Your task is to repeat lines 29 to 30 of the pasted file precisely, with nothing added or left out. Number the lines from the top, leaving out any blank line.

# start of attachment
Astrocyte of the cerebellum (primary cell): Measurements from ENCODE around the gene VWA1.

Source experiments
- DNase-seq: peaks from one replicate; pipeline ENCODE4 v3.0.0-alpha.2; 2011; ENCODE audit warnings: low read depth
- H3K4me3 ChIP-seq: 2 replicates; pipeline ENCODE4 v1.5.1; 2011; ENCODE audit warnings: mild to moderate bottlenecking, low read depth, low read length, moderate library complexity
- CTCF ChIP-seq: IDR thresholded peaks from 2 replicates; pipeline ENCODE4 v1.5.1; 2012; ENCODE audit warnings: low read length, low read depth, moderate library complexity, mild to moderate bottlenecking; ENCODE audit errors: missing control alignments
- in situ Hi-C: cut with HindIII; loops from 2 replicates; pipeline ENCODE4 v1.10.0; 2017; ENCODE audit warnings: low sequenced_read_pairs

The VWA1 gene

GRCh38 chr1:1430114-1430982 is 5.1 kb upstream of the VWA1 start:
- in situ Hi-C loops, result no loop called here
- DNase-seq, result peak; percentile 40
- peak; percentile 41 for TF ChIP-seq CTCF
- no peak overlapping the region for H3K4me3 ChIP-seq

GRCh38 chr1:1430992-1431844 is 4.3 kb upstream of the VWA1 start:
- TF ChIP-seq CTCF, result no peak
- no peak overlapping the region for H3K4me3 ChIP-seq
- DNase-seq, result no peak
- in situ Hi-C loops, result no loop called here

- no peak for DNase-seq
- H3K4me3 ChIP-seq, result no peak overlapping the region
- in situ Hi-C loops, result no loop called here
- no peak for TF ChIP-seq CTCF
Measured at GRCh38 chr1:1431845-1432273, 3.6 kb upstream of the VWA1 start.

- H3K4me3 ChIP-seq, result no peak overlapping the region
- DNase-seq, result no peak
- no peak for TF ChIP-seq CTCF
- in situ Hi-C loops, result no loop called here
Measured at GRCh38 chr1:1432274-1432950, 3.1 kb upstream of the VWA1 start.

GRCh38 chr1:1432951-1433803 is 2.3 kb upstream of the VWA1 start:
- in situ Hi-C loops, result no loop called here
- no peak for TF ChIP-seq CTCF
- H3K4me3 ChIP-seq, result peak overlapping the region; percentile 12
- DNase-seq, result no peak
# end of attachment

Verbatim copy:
- in situ Hi-C loops, result no loop called here
- no peak for TF ChIP-seq CTCF